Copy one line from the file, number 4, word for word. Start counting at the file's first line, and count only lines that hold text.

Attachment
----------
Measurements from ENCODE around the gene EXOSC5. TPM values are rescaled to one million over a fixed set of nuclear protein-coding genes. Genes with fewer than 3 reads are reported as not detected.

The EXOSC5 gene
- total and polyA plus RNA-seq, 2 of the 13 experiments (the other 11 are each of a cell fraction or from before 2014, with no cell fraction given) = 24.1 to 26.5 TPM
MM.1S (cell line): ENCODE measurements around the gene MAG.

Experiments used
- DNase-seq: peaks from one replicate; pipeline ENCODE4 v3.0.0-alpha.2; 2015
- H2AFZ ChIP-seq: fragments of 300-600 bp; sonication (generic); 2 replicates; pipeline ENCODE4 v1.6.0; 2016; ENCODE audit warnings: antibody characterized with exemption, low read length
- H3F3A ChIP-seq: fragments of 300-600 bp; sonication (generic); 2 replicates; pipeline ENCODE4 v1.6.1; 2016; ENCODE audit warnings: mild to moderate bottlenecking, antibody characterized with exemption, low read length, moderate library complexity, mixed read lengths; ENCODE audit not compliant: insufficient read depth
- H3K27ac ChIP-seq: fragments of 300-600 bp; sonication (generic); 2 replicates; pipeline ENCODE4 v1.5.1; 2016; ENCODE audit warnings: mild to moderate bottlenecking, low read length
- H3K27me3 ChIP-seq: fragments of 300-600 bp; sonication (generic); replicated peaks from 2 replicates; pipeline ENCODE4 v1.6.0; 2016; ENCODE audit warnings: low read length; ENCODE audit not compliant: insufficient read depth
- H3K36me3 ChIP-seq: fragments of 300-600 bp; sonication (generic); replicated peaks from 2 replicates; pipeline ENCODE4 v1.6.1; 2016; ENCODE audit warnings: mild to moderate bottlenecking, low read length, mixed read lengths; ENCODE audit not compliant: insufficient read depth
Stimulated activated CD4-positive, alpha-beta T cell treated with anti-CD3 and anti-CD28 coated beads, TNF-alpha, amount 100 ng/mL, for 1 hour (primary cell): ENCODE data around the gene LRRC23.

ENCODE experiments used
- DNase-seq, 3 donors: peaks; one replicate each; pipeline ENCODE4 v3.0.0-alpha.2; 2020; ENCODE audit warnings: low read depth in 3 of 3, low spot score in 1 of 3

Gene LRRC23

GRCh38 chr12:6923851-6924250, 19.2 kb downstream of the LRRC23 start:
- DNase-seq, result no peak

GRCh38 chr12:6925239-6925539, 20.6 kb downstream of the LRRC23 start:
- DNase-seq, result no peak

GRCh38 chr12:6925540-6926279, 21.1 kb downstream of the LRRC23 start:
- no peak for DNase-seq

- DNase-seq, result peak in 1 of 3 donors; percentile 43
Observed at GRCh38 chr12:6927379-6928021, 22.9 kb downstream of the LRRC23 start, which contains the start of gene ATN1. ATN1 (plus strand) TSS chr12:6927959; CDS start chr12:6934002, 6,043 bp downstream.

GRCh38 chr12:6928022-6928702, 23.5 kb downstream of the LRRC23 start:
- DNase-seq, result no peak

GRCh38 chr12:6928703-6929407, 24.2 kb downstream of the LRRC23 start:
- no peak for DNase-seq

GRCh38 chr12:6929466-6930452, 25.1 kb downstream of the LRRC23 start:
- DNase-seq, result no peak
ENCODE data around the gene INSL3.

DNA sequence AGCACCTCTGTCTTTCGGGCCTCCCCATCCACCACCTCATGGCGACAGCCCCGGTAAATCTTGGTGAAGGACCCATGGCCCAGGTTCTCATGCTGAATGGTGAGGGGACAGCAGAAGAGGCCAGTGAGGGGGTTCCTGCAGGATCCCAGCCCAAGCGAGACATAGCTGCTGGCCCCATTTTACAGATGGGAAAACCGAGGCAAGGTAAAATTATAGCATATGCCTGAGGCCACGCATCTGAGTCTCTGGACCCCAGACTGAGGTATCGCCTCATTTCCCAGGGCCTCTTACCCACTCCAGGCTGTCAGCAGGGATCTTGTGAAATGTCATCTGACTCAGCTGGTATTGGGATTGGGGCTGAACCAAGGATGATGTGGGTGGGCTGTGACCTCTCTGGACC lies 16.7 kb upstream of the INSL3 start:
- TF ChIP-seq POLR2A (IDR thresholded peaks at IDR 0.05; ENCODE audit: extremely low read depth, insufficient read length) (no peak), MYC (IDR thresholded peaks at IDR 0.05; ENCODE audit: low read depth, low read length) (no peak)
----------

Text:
MM.1S (cell line): ENCODE measurements around the gene MAG.